When Americans travel to countries that are governed by representative democracy (unfortunately, there are fewer of them now) one question that is asked of them is why Americans do not elect their president on the basis of votes received but of an antiquated system, the Electoral College. In 2016, Donald Trump received 46.9% of the popular vote (62,984,825) while Hillary Clinton garnered 48.18% of the popular vote (65,853,516). A different story played out in the Electoral College where Trump received 304 votes and Clinton was held at 227. It was not the first time that a president was elected despite losing the popular vote, and it will probably not be the last one.
Before Trump (who denied the outcome by insisting that the difference of almost three million votes was due to fraudulent votes by illegals), it happened in 1824, 1876, 1888 and 2000, when George W. Bush prevailed over Al Gore, with the murky assistance of the Supreme Court. A constitutional amendment is required to abolish the Electoral College, a difficult procedure that requires two-thirds approval in both houses of the Congress and 38 states.
The debate over the Electoral College has been going on for years and is now entering a new phase that reflects the sweeping change brought about by the disruptive dynamics of the Trump presidency. The Founders were concerned with the risk of “tyranny of the majority” in which the will of the masses can drown out minority interests. The anomaly of a president like Trump is highlighted by what Alexander Hamilton observed at the time about the Electoral College, a device that would ensure that “the office of the president would never fall to the lot of any man who is not in an eminent degree endowed with the requisite qualifications”. Centuries later, America is torn apart by the inadequacies of a president who has discarded any respect for the institutions and norms of governing.
In fact, the main focus of the electoral confrontation is the relentless campaign by President Trump to be reelected by the power of a minority entrenched in the Republican Party. In 2016, the Republican minority took advantage from the power that the Electoral College confers to the “swing states.” Presidential candidates need to pay attention to a limited number of states that can swing the election one way or the other. The actual popular vote totals are not in play. There is no “first at the post” in terms of a national number to elect a president. In 2016, Republicans won 52.2% of the seats with just under 50% of votes cast for Congress.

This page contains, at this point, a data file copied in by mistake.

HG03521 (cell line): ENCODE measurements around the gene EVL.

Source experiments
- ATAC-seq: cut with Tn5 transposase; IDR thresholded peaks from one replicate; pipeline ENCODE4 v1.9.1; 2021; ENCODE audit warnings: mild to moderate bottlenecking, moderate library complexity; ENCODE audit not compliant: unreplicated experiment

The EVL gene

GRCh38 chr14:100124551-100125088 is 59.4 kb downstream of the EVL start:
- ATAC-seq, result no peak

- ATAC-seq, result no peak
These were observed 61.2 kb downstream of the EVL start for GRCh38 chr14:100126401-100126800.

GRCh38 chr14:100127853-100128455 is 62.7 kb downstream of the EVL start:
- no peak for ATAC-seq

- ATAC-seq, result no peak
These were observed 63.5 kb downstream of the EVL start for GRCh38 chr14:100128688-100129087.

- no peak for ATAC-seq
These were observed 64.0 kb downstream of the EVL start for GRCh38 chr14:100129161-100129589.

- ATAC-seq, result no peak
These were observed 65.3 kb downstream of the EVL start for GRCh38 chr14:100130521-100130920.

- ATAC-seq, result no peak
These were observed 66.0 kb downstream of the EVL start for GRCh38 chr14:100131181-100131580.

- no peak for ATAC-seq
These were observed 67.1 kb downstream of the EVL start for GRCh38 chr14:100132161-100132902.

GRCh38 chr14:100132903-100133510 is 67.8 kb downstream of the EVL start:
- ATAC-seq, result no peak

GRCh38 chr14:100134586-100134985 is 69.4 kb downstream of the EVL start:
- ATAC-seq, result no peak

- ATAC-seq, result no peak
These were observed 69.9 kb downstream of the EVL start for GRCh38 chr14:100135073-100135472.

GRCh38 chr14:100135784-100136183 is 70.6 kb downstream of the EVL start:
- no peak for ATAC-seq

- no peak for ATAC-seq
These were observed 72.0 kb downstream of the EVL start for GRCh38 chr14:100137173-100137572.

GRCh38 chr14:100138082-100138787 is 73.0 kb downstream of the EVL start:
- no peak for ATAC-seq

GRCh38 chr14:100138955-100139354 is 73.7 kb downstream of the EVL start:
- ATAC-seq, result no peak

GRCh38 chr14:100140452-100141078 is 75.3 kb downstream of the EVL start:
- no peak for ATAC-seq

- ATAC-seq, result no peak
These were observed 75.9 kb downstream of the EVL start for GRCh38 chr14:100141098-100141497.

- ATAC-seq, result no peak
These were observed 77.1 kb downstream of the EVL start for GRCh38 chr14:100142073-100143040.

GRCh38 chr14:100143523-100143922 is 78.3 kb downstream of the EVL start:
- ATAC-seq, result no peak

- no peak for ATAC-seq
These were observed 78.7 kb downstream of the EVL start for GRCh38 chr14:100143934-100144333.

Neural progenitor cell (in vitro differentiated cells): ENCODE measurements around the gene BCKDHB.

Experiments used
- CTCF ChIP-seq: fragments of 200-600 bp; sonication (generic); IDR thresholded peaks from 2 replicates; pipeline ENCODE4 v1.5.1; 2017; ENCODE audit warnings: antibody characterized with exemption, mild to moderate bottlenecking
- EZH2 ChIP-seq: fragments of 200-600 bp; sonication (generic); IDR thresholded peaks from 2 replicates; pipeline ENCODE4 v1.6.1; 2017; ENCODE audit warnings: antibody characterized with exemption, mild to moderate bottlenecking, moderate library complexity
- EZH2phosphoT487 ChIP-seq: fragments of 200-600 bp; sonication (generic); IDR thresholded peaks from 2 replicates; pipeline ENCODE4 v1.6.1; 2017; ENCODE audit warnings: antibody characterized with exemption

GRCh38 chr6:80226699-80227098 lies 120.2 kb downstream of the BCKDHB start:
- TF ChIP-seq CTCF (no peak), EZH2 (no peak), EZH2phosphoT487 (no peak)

The population discrepancy between the smallest states and the largest states has grown and with it the geographical polarization. Half of America is urban and diverse. The other is white and entrenched in cultural resentment. There have been calls for changes in the representation of the districts, including a proposal by Congressman Don Beyer of Virginia, named Fair Representation Act. It went nowhere for the reason that anti-majoritarian beliefs are quite strong in America. President Trump elevated them to his populist ideology and to his pursuit of more power for the executive. The most detrimental aspect of Trump’s rule is that the opposition has little power to force Congress to curb him and even less to punish him, as Democrats tried to do with the articles of impeachment.
The polls consistently rate Trump’s appeal under 40% of the electorate. It is obvious that his base of loyal followers does not hold him accountable for anything he says and does, no matter how false it may be. The Electoral College was an integral part of the system of checks and balances that the Founding Fathers instituted to prevent the tyranny of the majority in spite of the fact that more than half the population was excluded from voting. Most of all, its main purpose was to prevent states with the largest populations from having undue influence. Just as important, it was designed to put the final decision in the hands of electors most likely to use the information at their disposal to make the best decision. In fact, this requirement has become moot because modern technology enables the voters to make informed decisions. The members of the Electoral College are selected by the political parties and are expected to vote according to party lines. In 2016, there were seven “faithless” electors, two pledged to Trump and five to Clinton, who voted for other candidates. Seen in this light as well, the Electoral College is indeed an anachronism. The “swing states” decide the winner. It is an historical fact that in 2016 Donald Trump and Hillary Clinton made more than 90% of their stops in just 11 battleground states. Four of them – Florida, Ohio, Pennsylvania and North Carolina – claimed the lion’s share of the candidates’ campaign appearances. Something similar is bound to happen again. The expectation is that the election of the Democratic candidate Biden will shift the weight of governing from a minority to a majority, a welcome change for a return of America to its status, and its duties, as the world’s foremost democracy.